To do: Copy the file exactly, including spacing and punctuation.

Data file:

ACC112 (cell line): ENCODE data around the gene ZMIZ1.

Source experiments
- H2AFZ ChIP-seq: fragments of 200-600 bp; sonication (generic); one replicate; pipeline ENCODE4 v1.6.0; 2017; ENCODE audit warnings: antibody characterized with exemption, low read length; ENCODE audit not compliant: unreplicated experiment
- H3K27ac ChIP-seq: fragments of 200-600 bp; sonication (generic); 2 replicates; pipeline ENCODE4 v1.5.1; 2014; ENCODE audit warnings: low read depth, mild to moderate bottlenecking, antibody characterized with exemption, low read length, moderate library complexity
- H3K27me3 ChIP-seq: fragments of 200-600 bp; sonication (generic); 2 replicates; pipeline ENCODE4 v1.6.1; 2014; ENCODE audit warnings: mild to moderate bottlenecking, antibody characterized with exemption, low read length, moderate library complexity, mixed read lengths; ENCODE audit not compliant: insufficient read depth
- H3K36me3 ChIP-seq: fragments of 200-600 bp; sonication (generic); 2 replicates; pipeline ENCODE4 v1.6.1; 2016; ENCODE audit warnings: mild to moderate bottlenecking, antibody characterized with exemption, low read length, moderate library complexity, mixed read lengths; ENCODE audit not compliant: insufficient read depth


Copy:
ACC112 (cell line): ENCODE data around the gene ZMIZ1.

Source experiments
- H2AFZ ChIP-seq: fragments of 200-600 bp; sonication (generic); one replicate; pipeline ENCODE4 v1.6.0; 2017; ENCODE audit warnings: antibody characterized with exemption, low read length; ENCODE audit not compliant: unreplicated experiment
- H3K27ac ChIP-seq: fragments of 200-600 bp; sonication (generic); 2 replicates; pipeline ENCODE4 v1.5.1; 2014; ENCODE audit warnings: low read depth, mild to moderate bottlenecking, antibody characterized with exemption, low read length, moderate library complexity
- H3K27me3 ChIP-seq: fragments of 200-600 bp; sonication (generic); 2 replicates; pipeline ENCODE4 v1.6.1; 2014; ENCODE audit warnings: mild to moderate bottlenecking, antibody characterized with exemption, low read length, moderate library complexity, mixed read lengths; ENCODE audit not compliant: insufficient read depth
- H3K36me3 ChIP-seq: fragments of 200-600 bp; sonication (generic); 2 replicates; pipeline ENCODE4 v1.6.1; 2016; ENCODE audit warnings: mild to moderate bottlenecking, antibody characterized with exemption, low read length, moderate library complexity, mixed read lengths; ENCODE audit not compliant: insufficient read depth